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Meredith L. Clausen

Meredith L. Clausen is Professor of Architectural History at the University of Washington, Seattle. She is the author of Pietro Belluschi: Modern American Architect (MIT Press, 1999.)

Titles by This Author

The Pan Am Building and the reaction to it signaled the end of an era. Begun when the modernist aesthetic and the architectural star system ruled architectural theory and practice, the completed building became a symbol of modernism's fall from grace. In The Pan Am Building and the Shattering of the Modernist Dream, Meredith Clausen tells the story as both history and cautionary tale—a case study of how not to plan and execute a large-scale urban project that seems especially relevant in light of the World Trade Center and the ongoing discussions over what should be built in its place.

The Pan Am Building was despised by many as soon as the plans were announced in 1958. The star power of the celebrity architects—those deans of modernism, Walter Gropius and Pietro Belluschi—overrode critics' objections. When construction was completed in 1963, it became more than an architectural question; this "mute, massive, overscaled octagonal slab," as Clausen describes it, built over Grand Central Terminal, blocked the view down Park Avenue, created deep shadows where there had been sunlight, and poured 25,000 office workers on the sidewalks each morning and evening. As Clausen tells it, the story of the building—which was undistinguished architecturally but important because of its location and its moment in history—encompasses the end of modernism's social idealism, the decline of Gropius's and Belluschi's reputations, the victory of private interests over public good, the revival of architectural criticism in the press (both Ada Louise Huxtable and Jane Jacobs emerged as prominent and influential critics), the birth of the historic preservation movement, and the changing culture and politics of New York City.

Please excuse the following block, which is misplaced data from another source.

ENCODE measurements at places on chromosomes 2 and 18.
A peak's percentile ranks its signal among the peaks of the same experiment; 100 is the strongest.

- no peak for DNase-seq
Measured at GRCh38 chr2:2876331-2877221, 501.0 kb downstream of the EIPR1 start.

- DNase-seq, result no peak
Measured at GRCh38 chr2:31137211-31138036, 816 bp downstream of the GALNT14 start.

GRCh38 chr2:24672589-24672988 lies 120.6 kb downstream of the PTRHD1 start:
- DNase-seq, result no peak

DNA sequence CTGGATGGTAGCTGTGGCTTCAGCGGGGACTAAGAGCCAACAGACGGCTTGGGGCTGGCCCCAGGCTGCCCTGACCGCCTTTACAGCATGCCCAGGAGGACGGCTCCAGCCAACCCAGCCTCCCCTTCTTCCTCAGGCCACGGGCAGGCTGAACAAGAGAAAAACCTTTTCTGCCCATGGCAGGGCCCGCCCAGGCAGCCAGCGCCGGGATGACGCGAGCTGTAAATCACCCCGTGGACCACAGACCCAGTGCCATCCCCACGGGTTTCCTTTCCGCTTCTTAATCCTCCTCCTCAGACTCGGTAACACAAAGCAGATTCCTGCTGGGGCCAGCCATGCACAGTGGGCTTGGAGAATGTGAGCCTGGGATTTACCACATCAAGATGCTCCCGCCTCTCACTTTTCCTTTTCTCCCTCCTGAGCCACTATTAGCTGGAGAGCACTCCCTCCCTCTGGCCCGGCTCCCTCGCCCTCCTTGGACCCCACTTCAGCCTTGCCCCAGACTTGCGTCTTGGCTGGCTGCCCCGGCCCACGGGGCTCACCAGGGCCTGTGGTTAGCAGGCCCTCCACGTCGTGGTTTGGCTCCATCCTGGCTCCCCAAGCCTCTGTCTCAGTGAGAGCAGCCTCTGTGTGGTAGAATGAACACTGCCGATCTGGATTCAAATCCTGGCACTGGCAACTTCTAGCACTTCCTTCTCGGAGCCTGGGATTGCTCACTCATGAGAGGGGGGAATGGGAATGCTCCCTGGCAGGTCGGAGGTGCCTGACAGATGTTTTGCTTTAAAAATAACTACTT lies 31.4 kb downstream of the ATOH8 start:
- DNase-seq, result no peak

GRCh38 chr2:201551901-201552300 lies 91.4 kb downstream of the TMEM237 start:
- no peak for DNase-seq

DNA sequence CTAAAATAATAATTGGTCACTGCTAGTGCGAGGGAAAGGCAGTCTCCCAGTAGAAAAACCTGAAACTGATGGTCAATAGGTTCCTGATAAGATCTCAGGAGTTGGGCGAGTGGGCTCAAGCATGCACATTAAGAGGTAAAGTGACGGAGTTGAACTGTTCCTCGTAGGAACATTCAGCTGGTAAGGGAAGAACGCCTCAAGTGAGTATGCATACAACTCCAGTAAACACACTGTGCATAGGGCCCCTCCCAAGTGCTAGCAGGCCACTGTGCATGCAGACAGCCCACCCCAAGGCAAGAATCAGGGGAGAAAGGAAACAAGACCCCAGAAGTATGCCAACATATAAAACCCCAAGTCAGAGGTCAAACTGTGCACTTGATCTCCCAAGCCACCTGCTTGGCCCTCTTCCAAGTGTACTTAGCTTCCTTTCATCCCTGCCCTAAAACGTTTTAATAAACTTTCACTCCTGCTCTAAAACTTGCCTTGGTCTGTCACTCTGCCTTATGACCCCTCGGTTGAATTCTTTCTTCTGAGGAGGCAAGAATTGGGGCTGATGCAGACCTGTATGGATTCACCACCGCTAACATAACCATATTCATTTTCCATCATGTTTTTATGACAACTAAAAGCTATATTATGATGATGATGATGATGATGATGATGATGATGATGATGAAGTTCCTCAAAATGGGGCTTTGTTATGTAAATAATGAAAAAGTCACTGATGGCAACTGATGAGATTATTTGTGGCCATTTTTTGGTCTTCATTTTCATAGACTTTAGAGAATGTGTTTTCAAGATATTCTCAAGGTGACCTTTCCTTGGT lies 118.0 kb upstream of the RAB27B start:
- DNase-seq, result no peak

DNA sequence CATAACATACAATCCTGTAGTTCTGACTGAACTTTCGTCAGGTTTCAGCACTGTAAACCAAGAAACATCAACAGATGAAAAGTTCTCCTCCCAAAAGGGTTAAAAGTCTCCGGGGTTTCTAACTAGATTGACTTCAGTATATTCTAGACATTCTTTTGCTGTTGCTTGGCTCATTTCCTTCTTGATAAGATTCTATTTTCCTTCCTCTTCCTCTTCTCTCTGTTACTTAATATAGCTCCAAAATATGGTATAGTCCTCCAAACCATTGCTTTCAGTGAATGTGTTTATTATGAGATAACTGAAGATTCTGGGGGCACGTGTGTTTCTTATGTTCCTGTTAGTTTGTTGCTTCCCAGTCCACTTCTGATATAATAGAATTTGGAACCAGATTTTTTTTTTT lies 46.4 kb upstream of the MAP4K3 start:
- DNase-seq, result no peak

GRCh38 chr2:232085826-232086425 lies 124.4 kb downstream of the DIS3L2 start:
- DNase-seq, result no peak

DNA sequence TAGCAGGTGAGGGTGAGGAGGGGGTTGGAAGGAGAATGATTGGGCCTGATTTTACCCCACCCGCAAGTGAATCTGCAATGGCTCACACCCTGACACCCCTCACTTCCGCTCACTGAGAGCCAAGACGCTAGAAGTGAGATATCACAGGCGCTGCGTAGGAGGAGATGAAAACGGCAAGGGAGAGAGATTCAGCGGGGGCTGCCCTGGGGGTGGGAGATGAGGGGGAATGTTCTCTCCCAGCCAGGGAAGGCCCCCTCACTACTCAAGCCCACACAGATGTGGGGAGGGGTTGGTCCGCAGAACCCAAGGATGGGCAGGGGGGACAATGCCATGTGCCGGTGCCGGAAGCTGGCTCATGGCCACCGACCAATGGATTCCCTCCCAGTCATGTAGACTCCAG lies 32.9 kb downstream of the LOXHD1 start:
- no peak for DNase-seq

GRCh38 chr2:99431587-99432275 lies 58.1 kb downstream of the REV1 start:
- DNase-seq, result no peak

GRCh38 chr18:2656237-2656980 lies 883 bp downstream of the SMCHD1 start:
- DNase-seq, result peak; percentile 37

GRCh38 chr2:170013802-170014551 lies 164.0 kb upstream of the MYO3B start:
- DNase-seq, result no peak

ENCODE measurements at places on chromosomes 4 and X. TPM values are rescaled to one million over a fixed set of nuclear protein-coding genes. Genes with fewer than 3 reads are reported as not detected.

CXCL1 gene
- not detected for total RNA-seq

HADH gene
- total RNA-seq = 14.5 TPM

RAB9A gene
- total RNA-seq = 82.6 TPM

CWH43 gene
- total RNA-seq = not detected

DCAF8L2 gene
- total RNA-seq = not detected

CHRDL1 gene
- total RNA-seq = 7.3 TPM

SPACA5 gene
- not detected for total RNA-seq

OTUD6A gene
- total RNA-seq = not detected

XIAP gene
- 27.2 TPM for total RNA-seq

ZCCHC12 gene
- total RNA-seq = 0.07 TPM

Modern American Architect


Pietro Belluschi (1899-1994) was the last survivor of a generation of European immigrants who had a major impact on American architecture. This extensively illustrated study of Belluschi's life and work sheds critical light on the remarkable accomplishments of the AIA Gold Medalist and designer (by his own estimate) of more than 1,000 buildings and projects. The book reveals the enormous power that Belluschi wielded as an arbiter of taste and a decision-maker in the 1950s and 1960s; his role in shaping the policy of the State Department in its overseas building program; and his role in securing major commissions for favored architects such as I. M. Pei. The book also discusses Belluschi's role in the development of regionalism in the Pacific Northwest and its impact on the definition of modernism as it was emerging in the United States.